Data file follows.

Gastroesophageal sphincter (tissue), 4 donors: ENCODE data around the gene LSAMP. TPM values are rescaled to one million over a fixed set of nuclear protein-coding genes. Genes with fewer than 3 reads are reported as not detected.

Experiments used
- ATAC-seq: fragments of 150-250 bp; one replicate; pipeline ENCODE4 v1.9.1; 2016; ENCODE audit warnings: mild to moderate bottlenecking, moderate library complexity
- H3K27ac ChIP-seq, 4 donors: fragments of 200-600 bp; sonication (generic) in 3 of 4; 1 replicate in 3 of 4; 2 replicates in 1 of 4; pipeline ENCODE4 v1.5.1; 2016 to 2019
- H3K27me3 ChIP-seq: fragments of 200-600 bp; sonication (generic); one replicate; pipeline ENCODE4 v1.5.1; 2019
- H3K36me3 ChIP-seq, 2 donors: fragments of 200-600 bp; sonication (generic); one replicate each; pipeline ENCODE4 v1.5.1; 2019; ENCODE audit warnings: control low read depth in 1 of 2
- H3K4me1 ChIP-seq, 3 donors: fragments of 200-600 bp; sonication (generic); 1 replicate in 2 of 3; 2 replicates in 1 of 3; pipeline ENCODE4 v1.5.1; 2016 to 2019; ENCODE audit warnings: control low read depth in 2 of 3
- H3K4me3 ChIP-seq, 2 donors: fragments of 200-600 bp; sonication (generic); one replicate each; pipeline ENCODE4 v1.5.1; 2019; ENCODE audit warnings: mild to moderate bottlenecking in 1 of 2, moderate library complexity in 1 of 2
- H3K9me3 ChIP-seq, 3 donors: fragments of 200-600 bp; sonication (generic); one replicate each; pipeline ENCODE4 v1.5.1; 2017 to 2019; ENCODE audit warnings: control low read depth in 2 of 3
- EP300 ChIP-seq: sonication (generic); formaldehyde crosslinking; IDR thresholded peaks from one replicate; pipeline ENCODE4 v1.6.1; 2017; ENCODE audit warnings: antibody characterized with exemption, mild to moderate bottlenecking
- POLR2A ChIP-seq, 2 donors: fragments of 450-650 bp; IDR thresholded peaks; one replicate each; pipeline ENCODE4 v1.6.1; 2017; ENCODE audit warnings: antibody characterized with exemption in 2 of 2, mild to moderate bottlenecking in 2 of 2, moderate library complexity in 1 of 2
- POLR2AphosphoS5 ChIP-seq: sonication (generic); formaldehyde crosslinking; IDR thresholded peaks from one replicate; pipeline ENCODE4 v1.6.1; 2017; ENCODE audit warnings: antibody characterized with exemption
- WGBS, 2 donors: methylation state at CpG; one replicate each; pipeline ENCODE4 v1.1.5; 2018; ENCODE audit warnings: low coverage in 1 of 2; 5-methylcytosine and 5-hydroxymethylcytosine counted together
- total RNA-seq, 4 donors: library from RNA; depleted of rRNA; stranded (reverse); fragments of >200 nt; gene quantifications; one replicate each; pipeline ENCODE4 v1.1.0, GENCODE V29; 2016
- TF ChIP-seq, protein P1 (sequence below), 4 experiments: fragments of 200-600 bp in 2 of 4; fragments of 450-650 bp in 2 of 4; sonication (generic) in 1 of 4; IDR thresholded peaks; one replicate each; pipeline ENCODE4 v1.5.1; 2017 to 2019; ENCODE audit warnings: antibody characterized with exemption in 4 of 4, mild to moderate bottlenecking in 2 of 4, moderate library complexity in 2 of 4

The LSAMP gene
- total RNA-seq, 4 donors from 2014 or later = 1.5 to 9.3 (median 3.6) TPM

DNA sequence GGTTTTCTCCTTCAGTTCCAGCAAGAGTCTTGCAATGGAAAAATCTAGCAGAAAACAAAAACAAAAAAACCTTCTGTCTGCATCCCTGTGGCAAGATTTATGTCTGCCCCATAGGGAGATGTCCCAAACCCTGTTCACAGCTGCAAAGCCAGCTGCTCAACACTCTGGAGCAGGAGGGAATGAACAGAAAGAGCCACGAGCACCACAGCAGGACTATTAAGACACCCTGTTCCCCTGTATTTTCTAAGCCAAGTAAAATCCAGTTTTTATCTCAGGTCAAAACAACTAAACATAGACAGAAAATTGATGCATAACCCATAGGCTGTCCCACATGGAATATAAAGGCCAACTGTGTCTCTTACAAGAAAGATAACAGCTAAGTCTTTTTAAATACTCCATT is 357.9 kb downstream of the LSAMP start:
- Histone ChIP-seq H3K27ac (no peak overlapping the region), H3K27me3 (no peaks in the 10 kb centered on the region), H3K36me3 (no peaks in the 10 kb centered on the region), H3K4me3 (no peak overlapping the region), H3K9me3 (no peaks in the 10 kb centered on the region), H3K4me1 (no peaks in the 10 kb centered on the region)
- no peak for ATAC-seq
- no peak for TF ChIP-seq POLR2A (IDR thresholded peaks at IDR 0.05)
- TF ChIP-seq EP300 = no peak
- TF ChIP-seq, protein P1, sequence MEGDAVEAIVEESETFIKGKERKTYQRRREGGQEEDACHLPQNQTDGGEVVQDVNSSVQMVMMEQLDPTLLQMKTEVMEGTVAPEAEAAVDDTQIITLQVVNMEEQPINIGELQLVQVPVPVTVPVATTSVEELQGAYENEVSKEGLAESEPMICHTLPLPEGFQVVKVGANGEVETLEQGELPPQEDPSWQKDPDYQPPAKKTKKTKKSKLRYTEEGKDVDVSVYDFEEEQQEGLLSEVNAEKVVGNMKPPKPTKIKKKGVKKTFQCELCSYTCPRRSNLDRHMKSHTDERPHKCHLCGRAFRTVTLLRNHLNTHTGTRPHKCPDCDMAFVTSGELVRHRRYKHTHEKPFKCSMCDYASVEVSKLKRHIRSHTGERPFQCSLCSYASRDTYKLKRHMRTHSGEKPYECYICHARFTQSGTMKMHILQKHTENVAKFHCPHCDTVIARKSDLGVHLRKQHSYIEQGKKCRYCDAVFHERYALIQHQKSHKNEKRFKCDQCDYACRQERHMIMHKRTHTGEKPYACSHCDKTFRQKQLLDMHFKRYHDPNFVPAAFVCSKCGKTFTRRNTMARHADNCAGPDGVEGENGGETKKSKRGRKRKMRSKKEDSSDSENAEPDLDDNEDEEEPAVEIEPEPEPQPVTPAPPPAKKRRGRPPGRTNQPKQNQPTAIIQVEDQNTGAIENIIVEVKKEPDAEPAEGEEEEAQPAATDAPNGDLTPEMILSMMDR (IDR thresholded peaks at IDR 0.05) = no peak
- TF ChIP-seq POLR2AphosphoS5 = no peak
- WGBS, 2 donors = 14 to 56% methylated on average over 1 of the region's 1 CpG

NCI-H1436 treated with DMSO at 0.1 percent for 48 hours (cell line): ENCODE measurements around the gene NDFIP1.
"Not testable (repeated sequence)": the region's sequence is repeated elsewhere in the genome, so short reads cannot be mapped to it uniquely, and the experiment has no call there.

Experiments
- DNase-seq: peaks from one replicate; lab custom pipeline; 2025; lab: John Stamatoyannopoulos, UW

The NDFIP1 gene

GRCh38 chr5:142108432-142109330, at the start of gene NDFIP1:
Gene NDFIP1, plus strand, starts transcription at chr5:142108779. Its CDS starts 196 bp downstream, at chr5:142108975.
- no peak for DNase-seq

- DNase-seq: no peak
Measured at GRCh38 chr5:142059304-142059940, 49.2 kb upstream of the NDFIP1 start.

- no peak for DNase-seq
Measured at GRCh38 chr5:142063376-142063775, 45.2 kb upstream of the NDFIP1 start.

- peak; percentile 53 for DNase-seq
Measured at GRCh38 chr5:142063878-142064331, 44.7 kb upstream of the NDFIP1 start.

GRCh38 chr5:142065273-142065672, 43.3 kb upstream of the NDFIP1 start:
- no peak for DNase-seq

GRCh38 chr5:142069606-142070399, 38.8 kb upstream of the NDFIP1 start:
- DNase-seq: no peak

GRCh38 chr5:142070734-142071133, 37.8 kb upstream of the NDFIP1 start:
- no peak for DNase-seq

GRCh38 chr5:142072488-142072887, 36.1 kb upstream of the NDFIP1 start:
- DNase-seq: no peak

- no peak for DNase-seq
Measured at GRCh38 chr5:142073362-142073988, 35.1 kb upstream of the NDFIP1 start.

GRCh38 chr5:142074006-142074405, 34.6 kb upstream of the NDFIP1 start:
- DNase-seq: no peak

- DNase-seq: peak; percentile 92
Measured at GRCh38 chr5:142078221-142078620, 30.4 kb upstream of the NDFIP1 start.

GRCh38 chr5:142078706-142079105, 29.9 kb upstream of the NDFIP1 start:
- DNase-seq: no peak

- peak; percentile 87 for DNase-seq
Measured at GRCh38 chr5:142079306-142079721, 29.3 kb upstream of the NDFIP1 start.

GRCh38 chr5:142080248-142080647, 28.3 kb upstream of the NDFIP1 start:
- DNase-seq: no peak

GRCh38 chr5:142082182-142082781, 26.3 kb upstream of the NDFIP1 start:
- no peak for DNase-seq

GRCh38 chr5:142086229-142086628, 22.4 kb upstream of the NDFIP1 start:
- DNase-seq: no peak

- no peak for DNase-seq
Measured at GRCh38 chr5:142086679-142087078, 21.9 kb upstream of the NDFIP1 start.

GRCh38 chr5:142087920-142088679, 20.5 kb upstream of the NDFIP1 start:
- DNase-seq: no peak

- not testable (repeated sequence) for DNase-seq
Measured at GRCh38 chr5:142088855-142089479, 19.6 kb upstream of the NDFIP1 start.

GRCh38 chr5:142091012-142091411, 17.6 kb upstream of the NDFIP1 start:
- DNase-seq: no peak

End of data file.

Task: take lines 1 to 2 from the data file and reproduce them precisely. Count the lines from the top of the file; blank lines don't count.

Gastroesophageal sphincter (tissue), 4 donors: ENCODE data around the gene LSAMP. TPM values are rescaled to one million over a fixed set of nuclear protein-coding genes. Genes with fewer than 3 reads are reported as not detected.

Experiments used